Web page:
Breaking from his Republican Colleagues, Sen. Mike Braun (R-Ind.) is introducing a bill on Tuesday to limit qualified immunity for police.
Braun’s legislation, the Reforming Qualified Immunity Act (RQI Act), would strip some of the current standards that shield police officers from civil lawsuits so they can be held accountable when they violate rights that are “clearly established” in light of existing case law.
Under the RQI Act, a police officer would be eligible for qualified immunity if the conduct in question “had previously been authorized or required by federal or state statute or regulation” or if a court has found it is “consistent with the Constitution and federal laws.”
“To claim qualified immunity under the Reforming Qualified Immunity Act, a government employee such as a police officer would have to prove that there was a statute or court case in the relevant jurisdiction showing his or her conduct was authorized: a meaningful change that will help law enforcement and the citizens they protect,” said Braun.
Braun says this bill would protect those officers that act in accordance with the law, “while removing misguided protection that has been extended to those who act under the color of the law to illegally deprive citizens of the rights, privileges, and immunities secured by the Constitution and our country’s laws,” Braun’s statement read.
Similarly, the Democrats’ police reform bill (Justice in Policing Act), which is scheduled for vote next week, would overhaul qualified immunity by allowing individuals to receive damages in civil court “when law enforcement officers violate their constitutional rights,” according to a Judiciary Committee fact sheet (pdf).
Sen. Lindsey Graham (R-S.C.), chairman of the Senate Judiciary Committee, is one of the few Republicans who have indicated a willingness to revisit this doctrine. “Maybe there’s something we can do with the concept of qualified immunity that would put more accountability into the agencies that run police departments,” he suggested in a committee meeting.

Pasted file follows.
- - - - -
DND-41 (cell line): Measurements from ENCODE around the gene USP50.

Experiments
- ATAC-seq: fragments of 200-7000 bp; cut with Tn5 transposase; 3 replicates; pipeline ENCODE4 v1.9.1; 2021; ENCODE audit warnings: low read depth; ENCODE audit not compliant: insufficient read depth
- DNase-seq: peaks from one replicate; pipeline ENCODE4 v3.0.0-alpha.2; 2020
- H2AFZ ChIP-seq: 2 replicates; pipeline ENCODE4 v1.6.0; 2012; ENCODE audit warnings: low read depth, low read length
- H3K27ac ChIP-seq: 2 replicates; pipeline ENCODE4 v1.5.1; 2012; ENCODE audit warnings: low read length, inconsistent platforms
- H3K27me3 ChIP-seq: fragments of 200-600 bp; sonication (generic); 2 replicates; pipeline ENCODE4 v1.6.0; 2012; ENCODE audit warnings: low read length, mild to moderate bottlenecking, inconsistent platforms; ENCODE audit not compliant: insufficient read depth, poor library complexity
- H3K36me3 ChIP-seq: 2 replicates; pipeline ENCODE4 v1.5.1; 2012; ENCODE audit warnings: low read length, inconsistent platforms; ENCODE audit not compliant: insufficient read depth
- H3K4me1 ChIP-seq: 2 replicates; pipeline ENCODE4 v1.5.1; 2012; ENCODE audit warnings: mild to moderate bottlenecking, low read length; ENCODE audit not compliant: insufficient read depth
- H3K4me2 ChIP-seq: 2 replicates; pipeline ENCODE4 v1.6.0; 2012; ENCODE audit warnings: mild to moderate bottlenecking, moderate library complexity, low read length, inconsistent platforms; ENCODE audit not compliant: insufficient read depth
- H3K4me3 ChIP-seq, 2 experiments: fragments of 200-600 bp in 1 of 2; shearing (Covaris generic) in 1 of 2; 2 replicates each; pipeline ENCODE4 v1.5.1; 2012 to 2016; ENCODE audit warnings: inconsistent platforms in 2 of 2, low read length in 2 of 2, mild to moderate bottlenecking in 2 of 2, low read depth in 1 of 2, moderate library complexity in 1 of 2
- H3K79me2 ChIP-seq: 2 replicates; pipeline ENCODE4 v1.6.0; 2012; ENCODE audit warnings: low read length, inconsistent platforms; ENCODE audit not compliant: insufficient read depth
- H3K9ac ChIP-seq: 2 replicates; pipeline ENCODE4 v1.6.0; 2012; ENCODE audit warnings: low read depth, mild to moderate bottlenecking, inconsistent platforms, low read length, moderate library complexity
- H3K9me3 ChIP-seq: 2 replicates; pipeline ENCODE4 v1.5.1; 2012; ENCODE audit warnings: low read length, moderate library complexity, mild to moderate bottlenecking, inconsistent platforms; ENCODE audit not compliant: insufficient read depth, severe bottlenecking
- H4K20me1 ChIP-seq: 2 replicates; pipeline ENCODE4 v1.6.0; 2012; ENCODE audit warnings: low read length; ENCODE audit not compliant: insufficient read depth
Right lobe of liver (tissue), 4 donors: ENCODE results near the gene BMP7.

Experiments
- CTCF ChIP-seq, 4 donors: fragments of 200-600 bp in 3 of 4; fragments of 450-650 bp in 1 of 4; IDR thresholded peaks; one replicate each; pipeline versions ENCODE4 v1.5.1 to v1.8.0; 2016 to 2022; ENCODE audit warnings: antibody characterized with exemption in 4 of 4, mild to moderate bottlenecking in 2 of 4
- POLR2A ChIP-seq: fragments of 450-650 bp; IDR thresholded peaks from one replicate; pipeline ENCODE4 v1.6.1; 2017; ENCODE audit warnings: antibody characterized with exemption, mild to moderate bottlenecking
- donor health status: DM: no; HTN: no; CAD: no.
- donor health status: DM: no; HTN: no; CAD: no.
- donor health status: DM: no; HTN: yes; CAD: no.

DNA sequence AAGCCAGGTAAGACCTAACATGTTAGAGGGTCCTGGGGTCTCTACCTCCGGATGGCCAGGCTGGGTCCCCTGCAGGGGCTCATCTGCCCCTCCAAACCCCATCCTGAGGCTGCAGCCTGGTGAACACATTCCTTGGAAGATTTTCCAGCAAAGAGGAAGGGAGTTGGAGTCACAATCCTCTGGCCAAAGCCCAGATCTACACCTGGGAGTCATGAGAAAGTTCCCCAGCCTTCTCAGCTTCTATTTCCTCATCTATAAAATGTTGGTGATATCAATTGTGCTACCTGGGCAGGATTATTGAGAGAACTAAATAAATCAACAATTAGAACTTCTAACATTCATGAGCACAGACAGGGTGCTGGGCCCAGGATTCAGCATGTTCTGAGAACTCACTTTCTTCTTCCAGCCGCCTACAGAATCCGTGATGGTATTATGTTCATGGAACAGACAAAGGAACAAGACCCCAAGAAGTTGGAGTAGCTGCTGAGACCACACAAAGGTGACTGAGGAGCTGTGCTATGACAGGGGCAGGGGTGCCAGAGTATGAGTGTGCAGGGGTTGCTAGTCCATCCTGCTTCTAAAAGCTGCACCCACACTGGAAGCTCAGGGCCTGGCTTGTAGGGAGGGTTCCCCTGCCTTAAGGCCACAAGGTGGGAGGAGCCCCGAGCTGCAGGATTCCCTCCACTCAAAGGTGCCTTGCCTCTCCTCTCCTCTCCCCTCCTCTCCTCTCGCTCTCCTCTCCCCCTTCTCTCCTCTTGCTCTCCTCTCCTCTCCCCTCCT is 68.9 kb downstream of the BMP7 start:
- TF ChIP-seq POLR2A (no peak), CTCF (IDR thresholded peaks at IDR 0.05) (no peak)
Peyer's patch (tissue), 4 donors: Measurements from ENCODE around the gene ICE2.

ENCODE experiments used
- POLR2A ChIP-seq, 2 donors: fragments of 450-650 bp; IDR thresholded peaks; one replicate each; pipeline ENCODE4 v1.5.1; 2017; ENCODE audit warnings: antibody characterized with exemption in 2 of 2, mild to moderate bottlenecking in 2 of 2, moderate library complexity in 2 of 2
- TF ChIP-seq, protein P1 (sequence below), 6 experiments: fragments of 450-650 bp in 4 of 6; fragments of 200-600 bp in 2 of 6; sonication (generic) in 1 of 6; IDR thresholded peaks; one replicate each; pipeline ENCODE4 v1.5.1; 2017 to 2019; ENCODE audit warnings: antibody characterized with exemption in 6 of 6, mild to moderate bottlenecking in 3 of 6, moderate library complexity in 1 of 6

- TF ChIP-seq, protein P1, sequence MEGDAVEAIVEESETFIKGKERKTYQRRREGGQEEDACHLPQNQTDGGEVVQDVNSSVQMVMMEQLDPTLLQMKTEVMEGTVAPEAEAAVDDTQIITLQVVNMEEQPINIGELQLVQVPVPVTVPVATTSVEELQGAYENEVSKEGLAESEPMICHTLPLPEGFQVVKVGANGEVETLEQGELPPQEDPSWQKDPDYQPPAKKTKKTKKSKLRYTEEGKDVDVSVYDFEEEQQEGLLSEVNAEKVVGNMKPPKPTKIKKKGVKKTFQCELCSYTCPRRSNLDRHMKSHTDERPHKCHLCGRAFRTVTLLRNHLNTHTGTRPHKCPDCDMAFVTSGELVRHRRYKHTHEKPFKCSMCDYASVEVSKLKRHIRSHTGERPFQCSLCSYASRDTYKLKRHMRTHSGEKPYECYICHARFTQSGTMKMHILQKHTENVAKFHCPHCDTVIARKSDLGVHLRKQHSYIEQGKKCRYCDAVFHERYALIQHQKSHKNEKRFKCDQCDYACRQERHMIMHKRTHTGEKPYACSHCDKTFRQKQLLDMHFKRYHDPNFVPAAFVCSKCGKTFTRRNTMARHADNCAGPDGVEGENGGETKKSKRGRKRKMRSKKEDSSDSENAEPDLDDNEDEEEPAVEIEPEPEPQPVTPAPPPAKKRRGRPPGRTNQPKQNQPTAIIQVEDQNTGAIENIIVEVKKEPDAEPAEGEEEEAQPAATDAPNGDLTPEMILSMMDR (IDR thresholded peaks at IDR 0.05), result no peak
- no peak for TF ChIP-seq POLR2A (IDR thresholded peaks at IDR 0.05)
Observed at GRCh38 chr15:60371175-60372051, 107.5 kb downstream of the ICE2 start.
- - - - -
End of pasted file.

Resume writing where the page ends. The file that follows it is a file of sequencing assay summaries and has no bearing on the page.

At this point in time, with the exception of Braun and Graham no other Republicans have indicated a chance for compromise on this issue, so the two parties are split. Democrats say the GOP needs to address qualified immunity, which Sen. Tim Scott (R-N.C.) said his GOP colleagues generally view as a “poison pill.”
Many advocates for qualified immunity protection, say it allows officers to make life-or-death decisions in a matter of seconds, and without it, fewer people might be willing to join police forces.
Aside from Braun’s bill to limit qualified immunity, Democrats and Republicans are each saying that the other party needs to work with them on their party’s police reform bill.
“When we drafted the #JUSTICEAct, we included several bipartisan proposals. If there are more ideas, Senate rules provide for debate and amendments. The first step in making a law is to move forward with debate. If Democrats can’t do that, they’re just trying to make a point, not a law,” said Sen. James Lankford (R-Okla.).
The Democrats’ The Justice in Policing Act is being dismissed as too extreme by Republicans and likewise, the Senate is voting Wednesday on the JUSTICE Act which Senate Democrats have indicated they will oppose.
“We will not meet this moment by holding a floor vote on the JUSTICE Act, nor can we simply amend this bill, which is so threadbare and lacking in substance that it does not even provide a proper baseline for negotiations. This bill is not salvageable and we need bipartisan talks to get to a constructive starting point,” wrote Senate Democratic Leader Chuck Schumer and Sens. Kamala Harris (D-Calif.) and Cory Booker (D-N.J.) in a letter to McConnell.
Police reform issues like qualified immunity may lead to a standoff between the two parties unless many more GOP lawmakers join Braun.